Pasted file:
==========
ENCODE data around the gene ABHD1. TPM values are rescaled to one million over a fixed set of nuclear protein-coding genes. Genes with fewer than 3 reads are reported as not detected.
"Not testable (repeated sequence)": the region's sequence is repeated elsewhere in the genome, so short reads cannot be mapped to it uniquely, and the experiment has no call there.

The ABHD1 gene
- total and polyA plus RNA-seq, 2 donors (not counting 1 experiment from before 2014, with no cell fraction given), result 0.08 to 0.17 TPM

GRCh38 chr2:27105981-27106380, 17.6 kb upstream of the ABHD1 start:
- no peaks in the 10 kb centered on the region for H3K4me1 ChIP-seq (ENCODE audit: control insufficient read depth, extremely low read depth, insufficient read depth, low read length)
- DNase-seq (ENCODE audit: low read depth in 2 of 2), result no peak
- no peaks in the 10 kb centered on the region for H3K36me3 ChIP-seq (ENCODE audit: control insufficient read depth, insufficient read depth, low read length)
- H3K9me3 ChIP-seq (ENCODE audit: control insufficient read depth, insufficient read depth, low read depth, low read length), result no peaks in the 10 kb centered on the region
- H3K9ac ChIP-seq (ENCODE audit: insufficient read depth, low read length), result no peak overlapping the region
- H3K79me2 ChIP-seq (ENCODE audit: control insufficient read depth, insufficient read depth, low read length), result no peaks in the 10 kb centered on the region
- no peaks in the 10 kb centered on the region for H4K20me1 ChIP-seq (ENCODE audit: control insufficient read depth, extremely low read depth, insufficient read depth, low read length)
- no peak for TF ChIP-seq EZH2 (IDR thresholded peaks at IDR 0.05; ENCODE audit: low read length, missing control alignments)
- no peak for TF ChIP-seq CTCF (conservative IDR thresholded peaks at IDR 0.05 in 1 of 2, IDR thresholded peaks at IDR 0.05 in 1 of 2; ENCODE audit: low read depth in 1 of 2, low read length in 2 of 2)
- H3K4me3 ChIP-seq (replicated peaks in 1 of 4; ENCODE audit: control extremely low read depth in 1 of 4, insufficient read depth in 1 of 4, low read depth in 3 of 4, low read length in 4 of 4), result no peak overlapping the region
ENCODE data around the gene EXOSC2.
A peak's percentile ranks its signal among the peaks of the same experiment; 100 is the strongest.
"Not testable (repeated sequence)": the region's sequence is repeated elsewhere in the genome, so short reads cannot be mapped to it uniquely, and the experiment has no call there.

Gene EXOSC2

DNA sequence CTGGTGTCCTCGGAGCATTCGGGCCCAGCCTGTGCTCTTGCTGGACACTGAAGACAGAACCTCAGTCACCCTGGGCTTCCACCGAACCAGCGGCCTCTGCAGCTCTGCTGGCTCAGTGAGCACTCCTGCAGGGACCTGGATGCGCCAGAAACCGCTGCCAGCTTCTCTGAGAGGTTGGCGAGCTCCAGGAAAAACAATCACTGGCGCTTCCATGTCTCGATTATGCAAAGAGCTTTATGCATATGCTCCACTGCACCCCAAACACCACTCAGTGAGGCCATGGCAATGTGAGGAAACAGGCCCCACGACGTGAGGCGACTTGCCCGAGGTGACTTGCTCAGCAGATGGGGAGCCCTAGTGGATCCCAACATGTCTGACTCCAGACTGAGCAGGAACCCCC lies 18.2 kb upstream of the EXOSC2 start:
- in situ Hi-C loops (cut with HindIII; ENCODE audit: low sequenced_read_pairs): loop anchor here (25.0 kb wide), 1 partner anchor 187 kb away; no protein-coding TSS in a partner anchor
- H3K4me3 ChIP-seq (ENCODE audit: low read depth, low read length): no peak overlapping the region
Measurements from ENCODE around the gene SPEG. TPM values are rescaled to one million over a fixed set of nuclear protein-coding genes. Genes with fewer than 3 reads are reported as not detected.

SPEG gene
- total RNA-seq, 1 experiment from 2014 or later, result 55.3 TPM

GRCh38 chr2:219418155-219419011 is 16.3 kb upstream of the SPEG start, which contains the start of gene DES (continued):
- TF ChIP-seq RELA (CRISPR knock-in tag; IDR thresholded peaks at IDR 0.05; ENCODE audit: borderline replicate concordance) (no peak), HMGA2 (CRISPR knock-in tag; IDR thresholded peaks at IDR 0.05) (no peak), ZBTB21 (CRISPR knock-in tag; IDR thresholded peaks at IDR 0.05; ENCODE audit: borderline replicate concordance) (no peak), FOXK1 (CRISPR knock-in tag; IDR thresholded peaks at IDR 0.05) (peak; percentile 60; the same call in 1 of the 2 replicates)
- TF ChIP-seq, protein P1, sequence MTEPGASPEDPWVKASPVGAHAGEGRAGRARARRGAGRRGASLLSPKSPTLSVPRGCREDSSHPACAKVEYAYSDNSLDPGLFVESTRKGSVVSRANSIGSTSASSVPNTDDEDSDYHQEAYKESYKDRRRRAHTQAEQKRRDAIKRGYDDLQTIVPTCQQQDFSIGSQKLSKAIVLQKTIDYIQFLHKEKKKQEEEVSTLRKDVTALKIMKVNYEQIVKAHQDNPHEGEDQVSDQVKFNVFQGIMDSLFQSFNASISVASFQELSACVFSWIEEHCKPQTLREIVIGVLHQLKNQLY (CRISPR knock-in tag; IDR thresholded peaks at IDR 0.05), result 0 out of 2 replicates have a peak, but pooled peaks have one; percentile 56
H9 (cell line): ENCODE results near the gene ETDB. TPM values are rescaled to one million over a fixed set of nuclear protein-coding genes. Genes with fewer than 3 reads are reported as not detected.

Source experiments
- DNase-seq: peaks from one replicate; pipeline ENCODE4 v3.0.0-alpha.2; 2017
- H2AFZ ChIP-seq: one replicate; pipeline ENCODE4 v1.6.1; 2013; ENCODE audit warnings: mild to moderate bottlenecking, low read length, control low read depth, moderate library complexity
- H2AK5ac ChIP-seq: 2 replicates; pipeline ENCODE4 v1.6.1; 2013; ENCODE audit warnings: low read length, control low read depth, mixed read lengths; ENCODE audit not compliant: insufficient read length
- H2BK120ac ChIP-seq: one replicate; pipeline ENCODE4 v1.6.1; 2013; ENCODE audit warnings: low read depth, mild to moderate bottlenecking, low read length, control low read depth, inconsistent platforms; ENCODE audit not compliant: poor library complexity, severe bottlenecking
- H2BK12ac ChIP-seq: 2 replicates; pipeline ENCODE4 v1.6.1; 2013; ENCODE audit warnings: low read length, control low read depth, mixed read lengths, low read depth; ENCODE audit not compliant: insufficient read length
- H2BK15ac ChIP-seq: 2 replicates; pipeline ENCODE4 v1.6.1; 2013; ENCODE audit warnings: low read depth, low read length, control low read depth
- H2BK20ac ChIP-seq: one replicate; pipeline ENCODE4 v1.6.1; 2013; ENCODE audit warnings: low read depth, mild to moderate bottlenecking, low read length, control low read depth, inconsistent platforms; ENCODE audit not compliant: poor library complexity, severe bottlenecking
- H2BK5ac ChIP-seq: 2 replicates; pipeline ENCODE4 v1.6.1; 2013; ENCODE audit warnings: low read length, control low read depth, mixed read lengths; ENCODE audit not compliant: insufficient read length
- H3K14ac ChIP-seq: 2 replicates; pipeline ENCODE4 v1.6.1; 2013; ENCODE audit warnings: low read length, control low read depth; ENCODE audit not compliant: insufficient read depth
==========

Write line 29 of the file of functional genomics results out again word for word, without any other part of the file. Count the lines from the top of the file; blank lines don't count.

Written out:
H9 (cell line): ENCODE results near the gene ETDB. TPM values are rescaled to one million over a fixed set of nuclear protein-coding genes. Genes with fewer than 3 reads are reported as not detected.